One of my readers who is more non-interventionist in his worldview reached out to contend that U.S. policy towards Russia is “going off the rails” – that the U.S. is getting far too invested in the outcome of a Russian-Ukrainian conflict that it has little control over. He contends that the U.S. and NATO could and should live with the concession of a buffer state in eastern Ukraine, made up of the Donbas and more Russian-speaking and Russian-culturally-aligned territories close to the border. This reader thinks Putin’s primary objective is the symbolic victory – and that it’s not worth a massive shooting war to prevent Putin from getting a symbolic victory.
That’s not a crazy thought, and that’s not necessarily a rerun of Neville Chamberlain. But my gut instinct is that I loathe the idea of giving a cold-blooded shameless autocrat like Vladimir Putin even a symbolic victory, and I still think that for authoritarians, territorial acquisitions are like potato chips – once they’ve had one, they always want another.
Having said that, after writing today’s Morning Jolt about the unnerving phone call between President Biden and Ukrainian president Volodymyr Zelensky, let’s just say that if you just don’t trust Biden and Zelensky to lead the West against a Russian invasion, and you think a hawkish policy executed by this administration is likely to escalate into a large-scale disaster… brother, I hear ya.
It’s clear Biden didn’t and doesn’t want to fight this fight. He and his team desperately wanted a “stable and predictable relationship with Russia,” and made their desires quite clear. He dropped U.S. opposition to Nord Stream 2. He wanted to pivot to Asia. Biden yearned for a presidency where he wouldn’t have to spend much time thinking about Russia.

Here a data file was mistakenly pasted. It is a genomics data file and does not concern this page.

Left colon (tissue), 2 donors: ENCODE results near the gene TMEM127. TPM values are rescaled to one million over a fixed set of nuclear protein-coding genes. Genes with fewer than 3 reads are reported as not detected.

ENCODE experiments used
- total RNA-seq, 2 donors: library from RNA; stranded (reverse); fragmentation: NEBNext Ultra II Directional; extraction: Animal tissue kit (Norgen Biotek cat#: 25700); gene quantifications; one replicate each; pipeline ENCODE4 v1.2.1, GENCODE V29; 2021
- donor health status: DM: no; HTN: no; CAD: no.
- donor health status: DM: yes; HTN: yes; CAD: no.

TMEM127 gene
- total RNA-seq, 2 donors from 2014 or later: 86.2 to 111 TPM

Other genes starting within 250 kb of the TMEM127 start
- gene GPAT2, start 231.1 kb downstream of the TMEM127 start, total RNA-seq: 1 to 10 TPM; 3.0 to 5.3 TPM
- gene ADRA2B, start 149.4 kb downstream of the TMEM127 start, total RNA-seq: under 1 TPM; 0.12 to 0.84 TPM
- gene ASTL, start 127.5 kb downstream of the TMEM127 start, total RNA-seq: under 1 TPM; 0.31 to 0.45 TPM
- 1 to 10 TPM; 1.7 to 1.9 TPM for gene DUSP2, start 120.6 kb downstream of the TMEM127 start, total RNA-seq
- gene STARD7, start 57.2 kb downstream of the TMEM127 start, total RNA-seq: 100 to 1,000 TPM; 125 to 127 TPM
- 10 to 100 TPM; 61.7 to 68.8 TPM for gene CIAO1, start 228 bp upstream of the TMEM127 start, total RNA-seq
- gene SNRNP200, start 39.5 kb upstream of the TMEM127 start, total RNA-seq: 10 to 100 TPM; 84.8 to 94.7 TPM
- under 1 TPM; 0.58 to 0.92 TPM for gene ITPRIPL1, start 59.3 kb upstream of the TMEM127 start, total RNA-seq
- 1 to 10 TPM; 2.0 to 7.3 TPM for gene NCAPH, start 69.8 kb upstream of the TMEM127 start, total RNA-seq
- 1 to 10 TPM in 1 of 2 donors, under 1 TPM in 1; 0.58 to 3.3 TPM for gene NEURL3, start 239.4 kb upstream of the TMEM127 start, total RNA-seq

But for five years, the entire Democratic Party talked about Vladimir Putin as if he was the planet’s greatest monster. (Indeed, he’s pretty darn bad!) After the Russian disinformation efforts during the 2016 presidential campaign, most Democrats turned into hardline Russia hawks, an exceptionally uncharacteristic position, just a few years after Obama scoffed, “the 1980s are now calling to ask for their foreign policy back.” But once in office, Biden seemed to switch back, yearning for stability.
Vladimir Putin, cold-blooded opportunist that he is, smelled weakness, and pressed his advantage. The chaotic U.S. withdrawal from Afghanistan persuaded him even more that Biden does not want to be a wartime president and feared direct conflict. And then Biden didn’t help himself at all in his press conference, with, as John Podhoretz called it, “an internal monologue said out loud.”
Now Biden is caught between two contrary impulses. He spent the 2020 campaign promising that he would stand up to Putin and “hold the Putin regime accountable for its crimes.” If Putin takes over more of Ukraine, it will mean that the only president in the past thirteen years who didn’t stand by and watch as Putin invaded neighboring territory was the president that many Democrats insisted was a Russian agent. Other world leaders won’t think Biden is weak, they’ll know he’s weak.